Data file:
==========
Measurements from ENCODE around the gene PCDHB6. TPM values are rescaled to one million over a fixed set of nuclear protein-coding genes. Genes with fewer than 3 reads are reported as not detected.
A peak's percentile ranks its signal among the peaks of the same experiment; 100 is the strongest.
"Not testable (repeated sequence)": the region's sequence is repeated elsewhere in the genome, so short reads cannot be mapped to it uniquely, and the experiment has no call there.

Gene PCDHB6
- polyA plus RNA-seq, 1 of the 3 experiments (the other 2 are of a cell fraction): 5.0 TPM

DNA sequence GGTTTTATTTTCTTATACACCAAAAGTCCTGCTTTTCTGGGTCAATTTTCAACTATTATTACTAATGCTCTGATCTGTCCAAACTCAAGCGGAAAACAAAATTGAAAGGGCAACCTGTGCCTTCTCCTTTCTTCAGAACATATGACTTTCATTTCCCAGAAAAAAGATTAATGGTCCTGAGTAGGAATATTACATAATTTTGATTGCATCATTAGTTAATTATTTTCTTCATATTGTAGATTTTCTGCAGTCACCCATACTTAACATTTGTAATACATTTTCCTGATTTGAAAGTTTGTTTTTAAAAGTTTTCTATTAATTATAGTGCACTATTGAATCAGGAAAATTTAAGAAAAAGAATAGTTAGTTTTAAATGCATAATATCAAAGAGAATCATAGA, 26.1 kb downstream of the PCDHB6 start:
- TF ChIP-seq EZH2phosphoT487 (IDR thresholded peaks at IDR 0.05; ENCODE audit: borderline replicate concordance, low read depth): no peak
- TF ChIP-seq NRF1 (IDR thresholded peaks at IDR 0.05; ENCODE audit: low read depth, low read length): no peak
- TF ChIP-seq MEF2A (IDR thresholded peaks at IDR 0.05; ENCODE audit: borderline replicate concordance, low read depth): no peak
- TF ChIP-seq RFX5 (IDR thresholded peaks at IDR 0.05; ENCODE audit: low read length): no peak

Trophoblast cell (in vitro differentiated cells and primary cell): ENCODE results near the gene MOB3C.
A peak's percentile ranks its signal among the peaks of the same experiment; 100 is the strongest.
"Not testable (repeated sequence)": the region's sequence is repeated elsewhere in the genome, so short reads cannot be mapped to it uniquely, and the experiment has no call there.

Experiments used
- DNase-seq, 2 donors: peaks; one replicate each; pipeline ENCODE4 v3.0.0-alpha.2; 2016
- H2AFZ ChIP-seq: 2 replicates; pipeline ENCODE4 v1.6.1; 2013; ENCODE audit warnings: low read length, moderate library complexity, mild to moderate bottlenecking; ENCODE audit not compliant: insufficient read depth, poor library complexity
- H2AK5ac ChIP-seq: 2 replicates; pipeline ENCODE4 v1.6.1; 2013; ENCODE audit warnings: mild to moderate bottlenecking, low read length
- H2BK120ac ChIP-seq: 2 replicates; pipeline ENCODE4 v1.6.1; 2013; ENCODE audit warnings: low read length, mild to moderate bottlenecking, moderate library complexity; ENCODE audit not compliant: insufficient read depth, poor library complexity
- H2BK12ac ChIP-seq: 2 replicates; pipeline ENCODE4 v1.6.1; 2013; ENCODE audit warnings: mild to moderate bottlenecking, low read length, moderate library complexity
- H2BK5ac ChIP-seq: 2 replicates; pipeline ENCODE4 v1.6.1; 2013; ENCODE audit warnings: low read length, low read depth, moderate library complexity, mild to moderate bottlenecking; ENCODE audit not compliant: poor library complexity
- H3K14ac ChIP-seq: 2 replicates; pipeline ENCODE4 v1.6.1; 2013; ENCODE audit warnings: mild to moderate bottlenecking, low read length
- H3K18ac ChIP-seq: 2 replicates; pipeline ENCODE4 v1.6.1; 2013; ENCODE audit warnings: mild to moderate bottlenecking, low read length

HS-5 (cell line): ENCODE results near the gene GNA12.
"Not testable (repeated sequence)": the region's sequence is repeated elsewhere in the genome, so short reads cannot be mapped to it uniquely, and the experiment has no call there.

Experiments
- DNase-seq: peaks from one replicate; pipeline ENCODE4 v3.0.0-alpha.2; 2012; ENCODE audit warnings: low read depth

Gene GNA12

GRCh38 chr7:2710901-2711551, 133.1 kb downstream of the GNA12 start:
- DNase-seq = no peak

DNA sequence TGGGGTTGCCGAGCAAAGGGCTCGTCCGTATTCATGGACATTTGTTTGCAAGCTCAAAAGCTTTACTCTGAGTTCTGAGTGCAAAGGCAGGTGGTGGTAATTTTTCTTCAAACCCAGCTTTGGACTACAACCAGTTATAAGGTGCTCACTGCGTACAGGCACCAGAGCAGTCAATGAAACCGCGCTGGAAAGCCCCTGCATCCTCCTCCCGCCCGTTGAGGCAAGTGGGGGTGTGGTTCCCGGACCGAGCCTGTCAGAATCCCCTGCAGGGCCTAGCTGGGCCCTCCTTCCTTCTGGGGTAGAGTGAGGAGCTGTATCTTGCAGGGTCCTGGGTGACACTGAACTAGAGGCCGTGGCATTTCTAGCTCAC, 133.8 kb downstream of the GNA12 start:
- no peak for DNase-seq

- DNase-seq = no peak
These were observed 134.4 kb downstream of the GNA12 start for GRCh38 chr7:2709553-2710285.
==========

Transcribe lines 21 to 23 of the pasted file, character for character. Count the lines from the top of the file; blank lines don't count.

- H3K14ac ChIP-seq: 2 replicates; pipeline ENCODE4 v1.6.1; 2013; ENCODE audit warnings: mild to moderate bottlenecking, low read length
- H3K18ac ChIP-seq: 2 replicates; pipeline ENCODE4 v1.6.1; 2013; ENCODE audit warnings: mild to moderate bottlenecking, low read length

HS-5 (cell line): ENCODE results near the gene GNA12.